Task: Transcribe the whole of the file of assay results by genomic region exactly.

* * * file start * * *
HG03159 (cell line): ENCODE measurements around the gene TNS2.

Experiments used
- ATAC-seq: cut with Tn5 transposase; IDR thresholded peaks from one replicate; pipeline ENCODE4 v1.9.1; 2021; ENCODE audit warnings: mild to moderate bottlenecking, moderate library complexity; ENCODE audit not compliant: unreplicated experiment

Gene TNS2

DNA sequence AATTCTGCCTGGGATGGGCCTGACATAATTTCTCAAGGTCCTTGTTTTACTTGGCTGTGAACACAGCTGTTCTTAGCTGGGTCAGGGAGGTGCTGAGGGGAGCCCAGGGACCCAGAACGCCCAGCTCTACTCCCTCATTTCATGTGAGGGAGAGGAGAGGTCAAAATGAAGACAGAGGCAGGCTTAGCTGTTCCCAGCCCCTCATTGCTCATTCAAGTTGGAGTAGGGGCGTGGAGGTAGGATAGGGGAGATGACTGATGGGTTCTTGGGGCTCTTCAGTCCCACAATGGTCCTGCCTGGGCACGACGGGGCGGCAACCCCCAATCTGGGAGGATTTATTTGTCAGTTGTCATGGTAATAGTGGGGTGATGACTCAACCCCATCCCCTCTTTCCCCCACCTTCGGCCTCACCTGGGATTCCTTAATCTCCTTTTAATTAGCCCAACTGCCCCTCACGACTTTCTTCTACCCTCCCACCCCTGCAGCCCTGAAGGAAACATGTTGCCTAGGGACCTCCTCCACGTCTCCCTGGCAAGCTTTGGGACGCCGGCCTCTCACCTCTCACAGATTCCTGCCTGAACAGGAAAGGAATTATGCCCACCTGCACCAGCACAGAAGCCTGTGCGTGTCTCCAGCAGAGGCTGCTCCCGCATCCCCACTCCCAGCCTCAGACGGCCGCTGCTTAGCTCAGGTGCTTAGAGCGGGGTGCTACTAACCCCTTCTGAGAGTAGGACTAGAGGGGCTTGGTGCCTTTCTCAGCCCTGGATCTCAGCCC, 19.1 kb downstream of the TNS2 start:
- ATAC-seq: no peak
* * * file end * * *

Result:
HG03159 (cell line): ENCODE measurements around the gene TNS2.

Experiments used
- ATAC-seq: cut with Tn5 transposase; IDR thresholded peaks from one replicate; pipeline ENCODE4 v1.9.1; 2021; ENCODE audit warnings: mild to moderate bottlenecking, moderate library complexity; ENCODE audit not compliant: unreplicated experiment

Gene TNS2

DNA sequence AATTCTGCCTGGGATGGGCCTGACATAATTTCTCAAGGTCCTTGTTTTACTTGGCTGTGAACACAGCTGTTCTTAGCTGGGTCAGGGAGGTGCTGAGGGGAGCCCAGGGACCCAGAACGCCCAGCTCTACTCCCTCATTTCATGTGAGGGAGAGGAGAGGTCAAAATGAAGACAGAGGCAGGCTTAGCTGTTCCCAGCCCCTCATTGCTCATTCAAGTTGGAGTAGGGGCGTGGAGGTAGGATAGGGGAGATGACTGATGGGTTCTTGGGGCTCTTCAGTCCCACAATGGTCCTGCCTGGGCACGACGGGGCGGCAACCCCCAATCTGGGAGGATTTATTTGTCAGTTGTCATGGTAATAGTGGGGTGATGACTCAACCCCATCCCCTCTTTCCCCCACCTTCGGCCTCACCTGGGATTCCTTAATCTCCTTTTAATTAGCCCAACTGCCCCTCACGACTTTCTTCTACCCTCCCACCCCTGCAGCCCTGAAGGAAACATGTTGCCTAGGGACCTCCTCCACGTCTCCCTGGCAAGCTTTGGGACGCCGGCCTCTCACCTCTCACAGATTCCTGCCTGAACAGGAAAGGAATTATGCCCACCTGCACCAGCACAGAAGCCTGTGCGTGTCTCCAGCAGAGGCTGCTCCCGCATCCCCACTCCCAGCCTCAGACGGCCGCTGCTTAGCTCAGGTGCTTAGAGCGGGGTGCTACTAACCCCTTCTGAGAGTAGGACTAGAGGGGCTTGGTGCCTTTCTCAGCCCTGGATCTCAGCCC, 19.1 kb downstream of the TNS2 start:
- ATAC-seq: no peak